The potential for coral reef establishment through free-living stabilization

Handle URI:
http://hdl.handle.net/10754/625921
Title:
The potential for coral reef establishment through free-living stabilization
Authors:
Hennige, S. J. ( 0000-0002-3059-604X ) ; Burdett, H. L.; Perna, G.; Tudhope, A. W.; Kamenos, N. A. ( 0000-0003-3434-0807 )
Abstract:
Corals thrive in a variety of environments, from low wave and tidal energy lagoons, to high energy tidal reef flats, but remain dependent upon suitable substrate. Herein we reviewed the phenomenon of free-living corals (coralliths), examined whether they have the capacity to create their own stable habitat in otherwise uninhabitable, poor substrate environments through 'free-living stabilization', and explore their potential ecological role on coral reefs. This stabilization could be achieved by coral settlement and survival on mobile substrate, with subsequent growth into free-living coralliths until a critical mass is reached that prevents further movement. This allows for secondary reef colonization by other coral species. To preliminarily test this hypothesis we provide evidence that the potential to support secondary coral colonisation increases with corallith size. Due to the limited diversity of corallith species observed here and in the literature, and the lack of physiological differences exhibited by coralliths here to static controls, it seems likely that only a small selection of coral species have the ability to form coralliths, and the potential to create their own stable habitat.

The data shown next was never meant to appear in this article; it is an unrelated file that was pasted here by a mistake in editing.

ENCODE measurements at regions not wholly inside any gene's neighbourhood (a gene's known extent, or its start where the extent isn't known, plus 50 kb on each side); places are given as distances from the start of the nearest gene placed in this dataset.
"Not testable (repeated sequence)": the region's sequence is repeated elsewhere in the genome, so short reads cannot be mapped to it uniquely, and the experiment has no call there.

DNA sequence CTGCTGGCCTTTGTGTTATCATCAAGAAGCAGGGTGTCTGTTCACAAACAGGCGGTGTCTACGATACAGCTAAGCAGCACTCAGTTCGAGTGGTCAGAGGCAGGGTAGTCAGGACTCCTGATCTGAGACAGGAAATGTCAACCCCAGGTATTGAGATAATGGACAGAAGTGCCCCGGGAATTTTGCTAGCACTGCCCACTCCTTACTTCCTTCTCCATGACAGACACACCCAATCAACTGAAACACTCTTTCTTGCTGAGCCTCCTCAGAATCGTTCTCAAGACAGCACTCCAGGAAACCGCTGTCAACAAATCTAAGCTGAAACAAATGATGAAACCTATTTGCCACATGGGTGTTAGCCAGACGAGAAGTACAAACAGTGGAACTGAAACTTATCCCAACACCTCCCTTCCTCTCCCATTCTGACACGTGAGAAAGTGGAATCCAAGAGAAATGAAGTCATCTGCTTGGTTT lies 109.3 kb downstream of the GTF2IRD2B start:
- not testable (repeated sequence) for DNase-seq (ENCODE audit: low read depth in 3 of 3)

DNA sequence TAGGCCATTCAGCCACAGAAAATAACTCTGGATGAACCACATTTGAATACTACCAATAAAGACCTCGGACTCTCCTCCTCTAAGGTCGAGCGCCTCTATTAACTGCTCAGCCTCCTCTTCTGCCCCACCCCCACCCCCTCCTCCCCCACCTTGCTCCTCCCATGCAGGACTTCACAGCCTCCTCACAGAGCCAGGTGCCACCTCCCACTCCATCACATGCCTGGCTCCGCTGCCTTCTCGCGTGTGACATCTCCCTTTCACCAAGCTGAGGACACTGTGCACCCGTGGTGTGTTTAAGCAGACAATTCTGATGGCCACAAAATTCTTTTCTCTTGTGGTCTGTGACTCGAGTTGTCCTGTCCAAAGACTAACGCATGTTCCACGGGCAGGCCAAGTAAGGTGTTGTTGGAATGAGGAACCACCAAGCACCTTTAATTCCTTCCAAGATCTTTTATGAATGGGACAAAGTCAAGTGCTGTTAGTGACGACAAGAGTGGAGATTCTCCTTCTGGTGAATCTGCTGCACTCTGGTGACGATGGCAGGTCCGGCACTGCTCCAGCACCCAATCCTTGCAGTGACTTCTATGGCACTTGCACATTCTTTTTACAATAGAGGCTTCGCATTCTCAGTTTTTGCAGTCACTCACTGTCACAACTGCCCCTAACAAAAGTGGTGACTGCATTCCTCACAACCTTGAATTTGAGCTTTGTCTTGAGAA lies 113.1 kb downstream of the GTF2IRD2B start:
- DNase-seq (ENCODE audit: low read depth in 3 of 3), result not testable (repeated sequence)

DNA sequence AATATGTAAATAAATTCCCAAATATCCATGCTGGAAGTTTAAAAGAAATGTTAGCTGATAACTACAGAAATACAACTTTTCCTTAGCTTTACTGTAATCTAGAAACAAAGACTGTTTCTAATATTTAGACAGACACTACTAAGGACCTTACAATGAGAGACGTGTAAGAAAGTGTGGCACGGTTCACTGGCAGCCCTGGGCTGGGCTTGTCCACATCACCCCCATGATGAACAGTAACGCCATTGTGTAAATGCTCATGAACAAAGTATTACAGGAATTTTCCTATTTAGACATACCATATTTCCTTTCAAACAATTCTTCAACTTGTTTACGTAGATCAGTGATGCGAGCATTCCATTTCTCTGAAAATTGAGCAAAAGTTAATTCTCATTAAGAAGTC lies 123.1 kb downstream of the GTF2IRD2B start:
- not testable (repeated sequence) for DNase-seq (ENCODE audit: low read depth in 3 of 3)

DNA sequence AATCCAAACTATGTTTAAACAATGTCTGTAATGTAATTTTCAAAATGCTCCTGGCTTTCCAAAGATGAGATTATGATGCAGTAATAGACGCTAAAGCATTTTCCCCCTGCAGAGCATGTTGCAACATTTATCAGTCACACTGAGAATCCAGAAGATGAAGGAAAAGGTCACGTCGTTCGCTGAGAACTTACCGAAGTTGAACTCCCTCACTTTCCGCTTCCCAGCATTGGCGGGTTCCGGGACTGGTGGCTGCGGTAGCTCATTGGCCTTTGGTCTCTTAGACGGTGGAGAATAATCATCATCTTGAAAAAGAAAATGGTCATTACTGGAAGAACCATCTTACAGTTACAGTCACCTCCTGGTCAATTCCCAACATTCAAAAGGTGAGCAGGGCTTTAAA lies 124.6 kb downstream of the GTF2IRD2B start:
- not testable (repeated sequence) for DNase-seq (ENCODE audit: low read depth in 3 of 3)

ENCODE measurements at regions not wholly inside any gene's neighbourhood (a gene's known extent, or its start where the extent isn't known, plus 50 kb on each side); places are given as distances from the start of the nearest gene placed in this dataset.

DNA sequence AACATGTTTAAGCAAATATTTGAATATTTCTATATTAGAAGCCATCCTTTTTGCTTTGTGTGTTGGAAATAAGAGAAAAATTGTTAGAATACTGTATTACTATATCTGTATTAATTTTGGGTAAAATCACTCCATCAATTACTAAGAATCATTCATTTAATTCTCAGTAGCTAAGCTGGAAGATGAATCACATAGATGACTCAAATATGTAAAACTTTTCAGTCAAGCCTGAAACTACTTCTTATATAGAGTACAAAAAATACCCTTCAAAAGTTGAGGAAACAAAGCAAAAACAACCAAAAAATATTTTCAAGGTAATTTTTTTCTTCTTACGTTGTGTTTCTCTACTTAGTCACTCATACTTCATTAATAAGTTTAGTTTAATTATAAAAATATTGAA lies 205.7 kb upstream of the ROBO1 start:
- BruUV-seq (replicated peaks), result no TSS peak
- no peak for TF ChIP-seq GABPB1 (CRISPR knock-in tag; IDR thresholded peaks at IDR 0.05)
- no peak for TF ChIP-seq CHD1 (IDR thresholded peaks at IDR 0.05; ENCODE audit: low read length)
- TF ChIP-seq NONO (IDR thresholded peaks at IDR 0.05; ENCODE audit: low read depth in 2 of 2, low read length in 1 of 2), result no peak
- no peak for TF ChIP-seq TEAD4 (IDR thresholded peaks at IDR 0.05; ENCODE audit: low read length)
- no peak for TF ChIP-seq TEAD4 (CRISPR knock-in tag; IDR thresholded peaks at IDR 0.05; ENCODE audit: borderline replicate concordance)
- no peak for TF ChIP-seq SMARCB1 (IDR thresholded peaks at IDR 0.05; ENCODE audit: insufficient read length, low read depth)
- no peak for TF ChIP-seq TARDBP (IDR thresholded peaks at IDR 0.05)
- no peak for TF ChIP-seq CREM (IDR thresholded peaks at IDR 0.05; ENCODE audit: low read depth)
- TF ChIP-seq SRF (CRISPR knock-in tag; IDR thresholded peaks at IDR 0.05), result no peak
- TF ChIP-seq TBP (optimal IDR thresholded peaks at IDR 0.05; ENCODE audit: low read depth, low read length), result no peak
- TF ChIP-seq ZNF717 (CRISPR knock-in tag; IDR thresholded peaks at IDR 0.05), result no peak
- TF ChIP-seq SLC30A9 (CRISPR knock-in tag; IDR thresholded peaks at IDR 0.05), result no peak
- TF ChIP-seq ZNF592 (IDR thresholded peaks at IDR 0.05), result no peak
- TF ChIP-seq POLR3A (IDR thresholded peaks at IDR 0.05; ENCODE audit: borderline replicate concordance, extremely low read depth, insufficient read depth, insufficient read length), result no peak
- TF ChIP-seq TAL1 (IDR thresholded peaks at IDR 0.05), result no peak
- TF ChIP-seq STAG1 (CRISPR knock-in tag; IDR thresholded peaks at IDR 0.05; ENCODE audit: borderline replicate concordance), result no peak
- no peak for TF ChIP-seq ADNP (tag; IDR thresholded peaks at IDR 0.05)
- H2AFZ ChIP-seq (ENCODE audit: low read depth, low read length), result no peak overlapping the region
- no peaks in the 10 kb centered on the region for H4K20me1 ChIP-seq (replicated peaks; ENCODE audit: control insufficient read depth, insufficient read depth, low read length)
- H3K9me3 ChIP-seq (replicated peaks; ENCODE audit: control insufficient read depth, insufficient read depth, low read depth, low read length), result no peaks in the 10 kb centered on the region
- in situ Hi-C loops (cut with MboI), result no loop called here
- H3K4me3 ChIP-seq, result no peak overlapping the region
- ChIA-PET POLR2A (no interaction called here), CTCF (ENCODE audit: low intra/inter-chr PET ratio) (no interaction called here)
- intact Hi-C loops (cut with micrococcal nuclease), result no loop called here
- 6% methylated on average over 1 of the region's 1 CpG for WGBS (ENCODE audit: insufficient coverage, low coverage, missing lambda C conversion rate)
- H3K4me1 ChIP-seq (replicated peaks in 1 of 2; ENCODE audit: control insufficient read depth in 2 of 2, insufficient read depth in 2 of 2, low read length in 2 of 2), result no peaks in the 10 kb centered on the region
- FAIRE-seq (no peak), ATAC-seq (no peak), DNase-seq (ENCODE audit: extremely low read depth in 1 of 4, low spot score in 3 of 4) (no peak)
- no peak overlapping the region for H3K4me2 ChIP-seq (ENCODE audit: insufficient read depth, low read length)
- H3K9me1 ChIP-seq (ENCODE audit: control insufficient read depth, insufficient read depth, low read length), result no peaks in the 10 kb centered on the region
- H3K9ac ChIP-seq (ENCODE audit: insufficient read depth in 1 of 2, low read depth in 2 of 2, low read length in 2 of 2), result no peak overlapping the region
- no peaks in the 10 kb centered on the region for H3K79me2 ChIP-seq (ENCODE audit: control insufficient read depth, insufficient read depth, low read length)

KAUST Department:
Red Sea Research Center (RSRC)
Citation:
Hennige SJ, Burdett HL, Perna G, Tudhope AW, Kamenos NA (2017) The potential for coral reef establishment through free-living stabilization. Scientific Reports 7. Available: http://dx.doi.org/10.1038/s41598-017-13668-7.
Publisher:
Springer Nature
Journal:
Scientific Reports
Issue Date:
11-Oct-2017
DOI:
10.1038/s41598-017-13668-7
Type:
Article
ISSN:
2045-2322
Sponsors:
This work was supported by various grants. An Independent Research Fellowship from the Natural Environment Research Council (NERC) to SJH (NE/K009028/1 and NE/K009028/2). An Independent Research Fellowship from the Marine Alliance for Science & Technology for Scotland to HB. An Independent Research Fellowship from the Royal Society of Edinburgh/Scottish Government (RSE 48701/1) and NERC (NE/H010025) to NAK. A Gilchrist Educational Trust with the Gilchrist Fieldwork Award administered by the Royal Geographical Society (with IBG), and a Research Incentive Grant from the Carnegie Trust for the Universities of Scotland to HB, SH and NK (grant #70013). Field sampling was under permission from the Maldives Ministry of Fisheries and Agriculture ((OTHR) 30-D/lNDIV/2015).
Additional Links:
https://www.nature.com/articles/s41598-017-13668-7
Appears in Collections:
Articles; Red Sea Research Center (RSRC)

Full metadata record

DC FieldValue Language
dc.contributor.authorHennige, S. J.en
dc.contributor.authorBurdett, H. L.en
dc.contributor.authorPerna, G.en
dc.contributor.authorTudhope, A. W.en
dc.contributor.authorKamenos, N. A.en
dc.date.accessioned2017-10-22T11:48:14Z-
dc.date.available2017-10-22T11:48:14Z-
dc.date.issued2017-10-11en
dc.identifier.citationHennige SJ, Burdett HL, Perna G, Tudhope AW, Kamenos NA (2017) The potential for coral reef establishment through free-living stabilization. Scientific Reports 7. Available: http://dx.doi.org/10.1038/s41598-017-13668-7.en
dc.identifier.issn2045-2322en
dc.identifier.doi10.1038/s41598-017-13668-7en
dc.identifier.urihttp://hdl.handle.net/10754/625921-